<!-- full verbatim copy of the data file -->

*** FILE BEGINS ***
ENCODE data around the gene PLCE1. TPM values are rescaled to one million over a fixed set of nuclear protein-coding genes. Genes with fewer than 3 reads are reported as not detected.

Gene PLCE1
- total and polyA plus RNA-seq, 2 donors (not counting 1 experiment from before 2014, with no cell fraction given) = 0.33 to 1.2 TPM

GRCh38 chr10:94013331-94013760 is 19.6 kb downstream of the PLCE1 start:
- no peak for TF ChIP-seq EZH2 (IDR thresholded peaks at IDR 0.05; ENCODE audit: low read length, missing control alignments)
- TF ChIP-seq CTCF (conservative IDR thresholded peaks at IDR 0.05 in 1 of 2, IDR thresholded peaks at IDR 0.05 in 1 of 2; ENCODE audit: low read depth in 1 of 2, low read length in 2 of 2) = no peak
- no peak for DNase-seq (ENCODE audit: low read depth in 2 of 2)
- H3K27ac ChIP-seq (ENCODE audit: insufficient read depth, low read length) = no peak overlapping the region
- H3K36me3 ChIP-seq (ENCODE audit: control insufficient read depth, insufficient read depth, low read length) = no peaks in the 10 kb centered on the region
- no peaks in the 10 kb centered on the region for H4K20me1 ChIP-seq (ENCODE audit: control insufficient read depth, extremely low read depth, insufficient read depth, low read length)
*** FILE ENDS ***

ENCODE data around the gene PLCE1. TPM values are rescaled to one million over a fixed set of nuclear protein-coding genes. Genes with fewer than 3 reads are reported as not detected.

Gene PLCE1
- total and polyA plus RNA-seq, 2 donors (not counting 1 experiment from before 2014, with no cell fraction given) = 0.33 to 1.2 TPM

GRCh38 chr10:94013331-94013760 is 19.6 kb downstream of the PLCE1 start:
- no peak for TF ChIP-seq EZH2 (IDR thresholded peaks at IDR 0.05; ENCODE audit: low read length, missing control alignments)
- TF ChIP-seq CTCF (conservative IDR thresholded peaks at IDR 0.05 in 1 of 2, IDR thresholded peaks at IDR 0.05 in 1 of 2; ENCODE audit: low read depth in 1 of 2, low read length in 2 of 2) = no peak
- no peak for DNase-seq (ENCODE audit: low read depth in 2 of 2)
- H3K27ac ChIP-seq (ENCODE audit: insufficient read depth, low read length) = no peak overlapping the region
- H3K36me3 ChIP-seq (ENCODE audit: control insufficient read depth, insufficient read depth, low read length) = no peaks in the 10 kb centered on the region
- no peaks in the 10 kb centered on the region for H4K20me1 ChIP-seq (ENCODE audit: control insufficient read depth, extremely low read depth, insufficient read depth, low read length)